Metamaterials manipulate waves using a carefully crafted pattern of cavities, and waves traversing a metamaterial can be bent, focused and even amplified depending on the geometry of these internal structures. Up until now, work on metamaterials has primarily considered periodic arrangements of holes to allow for these wave-shaping properties. But such approaches suffer from frequency-dependent dips in transmission known as Wood’s anomalies.

Recent work by Amireddy and collaborators reported on a metamaterial lens capable of subwavelength imaging of ultrasonic waves — a common tool for medical diagnostics and even treatments. Now, the same authors have described a new multilayered metamaterial lens fashioned from an aperiodic pattern of holes capable of resolving structures less than 3 percent the size of an ultrasonic wave. The result, which improves the resolution of their prior method by 30 percent, also limits the impact of Wood’s anomalies.

To characterize their lens, the authors excited ultrasonic waves in two aluminum blocks, each featuring different subwavelength structures. By measuring the amplitude of waves transmitted from the block through the metamaterial lens, they were able to clearly image the small structures in their samples — features that didn’t appear when the metamaterial lens was absent.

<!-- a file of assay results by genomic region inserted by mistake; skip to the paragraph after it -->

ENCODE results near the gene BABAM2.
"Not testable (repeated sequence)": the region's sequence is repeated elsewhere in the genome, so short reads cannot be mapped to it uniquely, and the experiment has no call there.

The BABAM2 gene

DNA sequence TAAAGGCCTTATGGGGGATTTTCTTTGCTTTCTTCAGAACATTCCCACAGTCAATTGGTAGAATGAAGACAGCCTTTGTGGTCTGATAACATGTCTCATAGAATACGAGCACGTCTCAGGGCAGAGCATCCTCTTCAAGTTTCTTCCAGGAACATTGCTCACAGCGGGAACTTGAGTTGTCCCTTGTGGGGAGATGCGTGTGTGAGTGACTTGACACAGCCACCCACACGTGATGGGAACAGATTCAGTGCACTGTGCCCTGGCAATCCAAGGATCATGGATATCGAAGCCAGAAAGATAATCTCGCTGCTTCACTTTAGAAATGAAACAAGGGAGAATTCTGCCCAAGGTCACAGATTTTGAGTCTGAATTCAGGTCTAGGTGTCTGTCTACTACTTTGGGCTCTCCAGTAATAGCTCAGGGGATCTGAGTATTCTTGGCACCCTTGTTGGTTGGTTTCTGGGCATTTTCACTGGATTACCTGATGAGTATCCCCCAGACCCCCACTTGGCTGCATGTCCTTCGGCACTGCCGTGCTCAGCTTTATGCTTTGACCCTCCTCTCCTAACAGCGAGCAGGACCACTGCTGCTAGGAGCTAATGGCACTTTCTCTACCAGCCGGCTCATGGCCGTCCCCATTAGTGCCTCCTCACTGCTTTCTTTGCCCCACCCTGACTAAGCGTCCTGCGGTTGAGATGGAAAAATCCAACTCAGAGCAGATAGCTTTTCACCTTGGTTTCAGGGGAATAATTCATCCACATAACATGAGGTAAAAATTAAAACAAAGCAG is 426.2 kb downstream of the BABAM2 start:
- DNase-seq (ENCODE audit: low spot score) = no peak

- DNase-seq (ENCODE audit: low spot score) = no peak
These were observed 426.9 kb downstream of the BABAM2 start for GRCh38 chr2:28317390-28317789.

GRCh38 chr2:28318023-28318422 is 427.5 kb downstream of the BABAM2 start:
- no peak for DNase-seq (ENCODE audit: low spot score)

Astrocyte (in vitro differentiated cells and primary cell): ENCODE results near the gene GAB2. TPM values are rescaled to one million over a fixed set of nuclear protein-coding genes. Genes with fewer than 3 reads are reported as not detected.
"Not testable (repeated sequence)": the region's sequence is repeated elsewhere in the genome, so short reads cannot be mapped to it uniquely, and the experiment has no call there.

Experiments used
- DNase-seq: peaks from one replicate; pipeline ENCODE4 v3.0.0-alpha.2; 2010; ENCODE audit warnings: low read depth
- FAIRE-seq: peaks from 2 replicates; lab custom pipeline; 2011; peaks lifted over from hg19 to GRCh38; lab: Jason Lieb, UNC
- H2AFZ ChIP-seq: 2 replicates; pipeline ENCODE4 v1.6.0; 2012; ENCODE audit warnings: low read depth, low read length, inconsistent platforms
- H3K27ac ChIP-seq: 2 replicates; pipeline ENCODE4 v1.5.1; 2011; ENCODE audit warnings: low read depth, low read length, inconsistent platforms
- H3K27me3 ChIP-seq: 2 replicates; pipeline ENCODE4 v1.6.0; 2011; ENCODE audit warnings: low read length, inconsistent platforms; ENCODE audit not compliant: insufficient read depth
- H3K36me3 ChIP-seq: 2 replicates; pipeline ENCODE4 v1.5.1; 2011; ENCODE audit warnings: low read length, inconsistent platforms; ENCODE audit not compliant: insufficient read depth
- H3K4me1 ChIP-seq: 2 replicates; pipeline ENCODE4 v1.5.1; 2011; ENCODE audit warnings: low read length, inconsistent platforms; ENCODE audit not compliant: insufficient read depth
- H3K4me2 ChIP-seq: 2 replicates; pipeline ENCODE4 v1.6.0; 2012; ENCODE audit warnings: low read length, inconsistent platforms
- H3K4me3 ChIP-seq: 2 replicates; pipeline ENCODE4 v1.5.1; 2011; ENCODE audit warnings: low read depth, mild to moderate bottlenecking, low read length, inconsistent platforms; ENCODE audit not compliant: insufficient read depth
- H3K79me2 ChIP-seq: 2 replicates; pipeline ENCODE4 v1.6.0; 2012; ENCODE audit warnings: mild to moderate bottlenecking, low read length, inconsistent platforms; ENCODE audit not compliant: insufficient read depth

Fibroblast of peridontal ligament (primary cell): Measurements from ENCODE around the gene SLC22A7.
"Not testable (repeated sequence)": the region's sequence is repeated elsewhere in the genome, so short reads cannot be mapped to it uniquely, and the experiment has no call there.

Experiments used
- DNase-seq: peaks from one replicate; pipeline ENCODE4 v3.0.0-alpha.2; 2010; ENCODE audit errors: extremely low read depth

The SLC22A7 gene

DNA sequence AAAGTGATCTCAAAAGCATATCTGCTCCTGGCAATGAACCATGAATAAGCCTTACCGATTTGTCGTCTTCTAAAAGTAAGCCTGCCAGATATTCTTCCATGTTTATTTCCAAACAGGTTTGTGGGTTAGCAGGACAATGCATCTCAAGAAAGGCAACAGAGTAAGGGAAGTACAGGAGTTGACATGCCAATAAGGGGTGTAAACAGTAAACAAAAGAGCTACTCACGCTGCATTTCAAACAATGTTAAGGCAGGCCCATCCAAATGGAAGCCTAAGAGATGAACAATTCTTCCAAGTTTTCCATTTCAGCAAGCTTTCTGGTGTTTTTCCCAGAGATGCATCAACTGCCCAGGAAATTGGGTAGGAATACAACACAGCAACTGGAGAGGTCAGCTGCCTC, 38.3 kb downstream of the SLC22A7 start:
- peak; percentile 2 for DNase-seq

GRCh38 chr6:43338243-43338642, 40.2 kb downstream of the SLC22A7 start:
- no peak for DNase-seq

They also compared the operation of their lens to a simulated six-layer metamaterial, finding a qualitative agreement between the transmission properties of the two. A closer analysis of the transmission through the simulated lens revealed different frequency dips in each layer, suggesting that the total transmission washes out the effect of Wood’s anomalies in individual layers.

Source: “Porous metamaterials for deep sub-wavelength ultrasonic imaging,” by Kiran Kumar Amireddy, Krishnan Balasubramaniam, and Prabhu Rajagopal, Applied Physics Letters (2018). The article can be accessed at